Family gatherings and holidays have always been a challenge to me. It is hard to be an adult around those who have always denigrated, abused, used, and humiliated you when  you were little. It has been for me. No one would care for me or protect me and so I would try to do that on my own.

I have never managed to be an adult in my family, empowered and strong. I have always been the rejected one, the scapegoat to be blamed for everything. I have finally come to a place in my healing where I know who I am.

I am someone who is loved and who has value. I love me and I see value in me. It took being loved and valued by many survivor friends before I could slowly let that reality into my life.  

I do believe that the stronger I feel about myself, the stronger my connection to myself and my soul, and the stronger that I am connected to significant things in my life the better I can take care of and protect myself from others. Even so, a plan is a good thing for coping with family of origin relatives around the holidays. I think it is great to develop your own plan. So here is my plan:

1. Don’t make a plan of things to do for the day.

I used to make a plan of things to do. It would include reading a book and watching certain shows on tape. It usually didn’t get done. And then I would feel inadequate.

Now I try to spend some time alone, just for me, during the day, but aside from that, I don’t have a plan. I might watch a show or movie, read some, talk to friends online, spend some time with others, have a good meal, post on a message board or my blog, listen to music, take a nap, take gentle care of myself.

If plans for the day of the holiday helps or works good for you, great. I really encourage you to do what works for you.

2 Do plan things to do on the days before the holiday.

I start a holiday much sooner than most people. I try to do things for many days that are about the holiday. One thing I did this year was discuss the food we would have at our gathering. I took part in several conversations about the food that was being bought and what I would be bringing.

I bought a couple of squash. I love squash and since it is easy to prepare and I have done it before, I wanted to make something special for myself. I bought Edy’s Pumpkin ice cream, gluten free. It tastes like pumpkin pie and it is wonderful.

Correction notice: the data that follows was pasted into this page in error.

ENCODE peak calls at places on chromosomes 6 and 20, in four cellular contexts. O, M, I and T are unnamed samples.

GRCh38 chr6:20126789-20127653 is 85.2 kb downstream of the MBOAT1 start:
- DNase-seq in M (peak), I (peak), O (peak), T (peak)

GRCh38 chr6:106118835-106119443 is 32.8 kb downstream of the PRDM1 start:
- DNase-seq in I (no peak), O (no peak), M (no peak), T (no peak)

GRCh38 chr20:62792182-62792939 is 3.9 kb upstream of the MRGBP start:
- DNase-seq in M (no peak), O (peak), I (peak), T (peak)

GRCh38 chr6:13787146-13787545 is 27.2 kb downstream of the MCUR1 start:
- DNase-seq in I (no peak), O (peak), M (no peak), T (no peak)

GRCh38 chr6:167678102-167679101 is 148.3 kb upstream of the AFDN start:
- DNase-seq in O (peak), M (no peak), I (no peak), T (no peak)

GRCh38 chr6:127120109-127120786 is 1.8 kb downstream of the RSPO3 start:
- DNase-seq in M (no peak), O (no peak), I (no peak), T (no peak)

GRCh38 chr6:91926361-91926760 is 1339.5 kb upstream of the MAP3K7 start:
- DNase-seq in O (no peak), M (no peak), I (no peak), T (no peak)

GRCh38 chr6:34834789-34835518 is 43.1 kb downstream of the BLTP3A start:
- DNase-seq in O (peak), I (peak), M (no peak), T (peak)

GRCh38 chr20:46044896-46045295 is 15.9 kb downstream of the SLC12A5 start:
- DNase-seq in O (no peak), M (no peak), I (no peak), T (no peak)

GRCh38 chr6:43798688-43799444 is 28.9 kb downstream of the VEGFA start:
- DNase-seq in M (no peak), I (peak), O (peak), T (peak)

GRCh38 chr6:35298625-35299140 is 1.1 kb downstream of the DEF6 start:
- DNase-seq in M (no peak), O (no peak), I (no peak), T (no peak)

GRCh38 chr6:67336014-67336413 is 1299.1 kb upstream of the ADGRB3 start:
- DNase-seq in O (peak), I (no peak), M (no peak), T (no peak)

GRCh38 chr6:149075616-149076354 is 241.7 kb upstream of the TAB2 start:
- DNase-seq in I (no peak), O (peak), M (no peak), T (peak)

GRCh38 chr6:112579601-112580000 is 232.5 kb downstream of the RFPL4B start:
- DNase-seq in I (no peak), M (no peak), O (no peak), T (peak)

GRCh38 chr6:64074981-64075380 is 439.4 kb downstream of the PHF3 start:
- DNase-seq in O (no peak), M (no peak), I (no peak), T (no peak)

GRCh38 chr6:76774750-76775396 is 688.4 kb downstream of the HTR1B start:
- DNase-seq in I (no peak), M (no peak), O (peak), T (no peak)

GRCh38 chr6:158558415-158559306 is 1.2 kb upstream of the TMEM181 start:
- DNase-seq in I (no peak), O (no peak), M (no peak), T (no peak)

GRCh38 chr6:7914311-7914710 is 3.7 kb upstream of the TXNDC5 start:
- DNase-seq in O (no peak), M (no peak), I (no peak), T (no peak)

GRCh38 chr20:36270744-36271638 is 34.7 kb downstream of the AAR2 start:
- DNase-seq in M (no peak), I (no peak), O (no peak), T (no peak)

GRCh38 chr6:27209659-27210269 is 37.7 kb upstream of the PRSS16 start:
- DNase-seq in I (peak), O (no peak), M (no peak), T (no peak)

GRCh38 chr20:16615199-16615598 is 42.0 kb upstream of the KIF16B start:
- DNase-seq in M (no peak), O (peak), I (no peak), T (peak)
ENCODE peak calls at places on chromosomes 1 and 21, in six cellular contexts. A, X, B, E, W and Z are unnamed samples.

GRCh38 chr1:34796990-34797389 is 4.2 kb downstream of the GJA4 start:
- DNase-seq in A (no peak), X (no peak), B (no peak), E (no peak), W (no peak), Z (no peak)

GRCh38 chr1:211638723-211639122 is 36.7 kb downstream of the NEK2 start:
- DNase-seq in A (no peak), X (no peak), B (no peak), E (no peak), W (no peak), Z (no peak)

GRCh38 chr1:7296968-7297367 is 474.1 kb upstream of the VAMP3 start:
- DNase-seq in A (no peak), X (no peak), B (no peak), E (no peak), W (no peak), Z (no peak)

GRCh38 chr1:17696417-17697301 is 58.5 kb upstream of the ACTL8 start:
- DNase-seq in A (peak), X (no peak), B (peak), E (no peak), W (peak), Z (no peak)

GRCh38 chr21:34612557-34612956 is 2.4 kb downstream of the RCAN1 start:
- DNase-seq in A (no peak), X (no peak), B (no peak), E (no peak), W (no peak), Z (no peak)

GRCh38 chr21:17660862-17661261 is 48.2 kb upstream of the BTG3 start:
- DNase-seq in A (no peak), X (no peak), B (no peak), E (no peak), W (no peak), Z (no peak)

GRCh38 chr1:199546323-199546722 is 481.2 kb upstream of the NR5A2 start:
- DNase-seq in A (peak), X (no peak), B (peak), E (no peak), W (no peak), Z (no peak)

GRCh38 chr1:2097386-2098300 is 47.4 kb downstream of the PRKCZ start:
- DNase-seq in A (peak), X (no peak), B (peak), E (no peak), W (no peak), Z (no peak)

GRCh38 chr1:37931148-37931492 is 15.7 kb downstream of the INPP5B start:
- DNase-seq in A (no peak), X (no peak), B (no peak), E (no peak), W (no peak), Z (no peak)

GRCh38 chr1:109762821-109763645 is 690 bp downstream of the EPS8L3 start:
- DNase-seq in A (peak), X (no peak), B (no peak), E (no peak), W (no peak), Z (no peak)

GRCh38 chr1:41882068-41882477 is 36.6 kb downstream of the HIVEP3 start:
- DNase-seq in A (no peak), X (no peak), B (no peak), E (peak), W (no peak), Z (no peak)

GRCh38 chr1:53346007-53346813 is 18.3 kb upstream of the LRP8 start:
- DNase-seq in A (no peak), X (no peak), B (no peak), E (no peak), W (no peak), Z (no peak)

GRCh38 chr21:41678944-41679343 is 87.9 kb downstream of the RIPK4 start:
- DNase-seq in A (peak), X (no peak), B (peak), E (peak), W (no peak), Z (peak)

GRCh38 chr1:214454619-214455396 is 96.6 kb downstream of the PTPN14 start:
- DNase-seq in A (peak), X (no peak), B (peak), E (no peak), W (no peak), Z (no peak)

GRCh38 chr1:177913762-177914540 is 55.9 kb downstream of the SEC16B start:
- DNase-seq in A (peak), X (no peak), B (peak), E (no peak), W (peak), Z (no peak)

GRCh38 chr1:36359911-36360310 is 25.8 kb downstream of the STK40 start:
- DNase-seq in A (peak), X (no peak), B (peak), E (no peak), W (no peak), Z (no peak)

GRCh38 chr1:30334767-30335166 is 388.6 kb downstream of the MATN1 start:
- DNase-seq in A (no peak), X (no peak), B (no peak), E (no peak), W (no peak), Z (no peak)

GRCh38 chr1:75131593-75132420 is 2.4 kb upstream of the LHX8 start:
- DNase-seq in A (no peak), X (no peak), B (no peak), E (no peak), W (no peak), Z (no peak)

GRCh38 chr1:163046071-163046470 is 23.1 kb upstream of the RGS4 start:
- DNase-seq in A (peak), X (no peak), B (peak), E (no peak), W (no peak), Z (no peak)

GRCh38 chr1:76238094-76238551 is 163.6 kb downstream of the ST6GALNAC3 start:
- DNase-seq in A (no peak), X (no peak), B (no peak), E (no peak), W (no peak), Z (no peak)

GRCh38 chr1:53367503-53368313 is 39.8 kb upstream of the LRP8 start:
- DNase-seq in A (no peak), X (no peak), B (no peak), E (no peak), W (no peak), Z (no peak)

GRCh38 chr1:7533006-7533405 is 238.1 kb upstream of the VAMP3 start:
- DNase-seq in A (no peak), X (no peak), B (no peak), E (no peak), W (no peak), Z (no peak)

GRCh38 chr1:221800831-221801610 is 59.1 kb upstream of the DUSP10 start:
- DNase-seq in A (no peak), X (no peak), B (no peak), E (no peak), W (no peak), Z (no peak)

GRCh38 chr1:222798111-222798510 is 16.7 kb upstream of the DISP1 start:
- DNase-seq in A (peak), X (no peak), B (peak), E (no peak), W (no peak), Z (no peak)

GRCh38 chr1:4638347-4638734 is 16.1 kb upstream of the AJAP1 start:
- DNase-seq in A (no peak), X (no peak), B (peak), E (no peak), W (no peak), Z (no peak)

For Christmas I start listening to the music and wathing tv specials more than a month in advance of the holiday. Since it is my favorite time of the year I want to pack as much joy into it as possible. I shop for used items and special deals for decorations.

3. Be gentle with yourself.

I have some great shower gel and lotion. They are so nice and smooth. Using them is a nice way for me to be gentle with myself.

Try to do a few things that help calm and relax you. I take a few deep breaths and blow the air out with my teeth together. Taking a small object or talisman with you to family gatherings is a great thing to help remind you who you are and connect you to something else. I used to take a small dollie and put it in my backpack.

A few days before try to figure out a few activities that you would love to do and allow yourself to enjoy the treat.

Exercise is good, but not too much or more than your current physical level can tolerate. Be gentle. Pain isn’t necessary to get the benefits, especially for relaxing your musles and sleeping better. You deserve it.

For a few days after the holiday, be extra gentle. Cut yourself some slack. Try not to blame yourself if things go bad. Try not to let others lay their shame and blame onto you. You did the best you could and that is to be celebrated.

I remember when I was in my early twenties, no one talked about how stressful seeing family was during the holidays and how sad this time of year could be. Now there is a lot of awareness about that out there. We all know how hard it is. Be extra gentle, you deserve it.

4. Reach out to those who are good to you. Allow yourself a method to do so during the holiday.

I have connected to some friends and family this week. They nuture and feed me in my soul. That is something that I like to do. It helps me feel more solid through the holiday.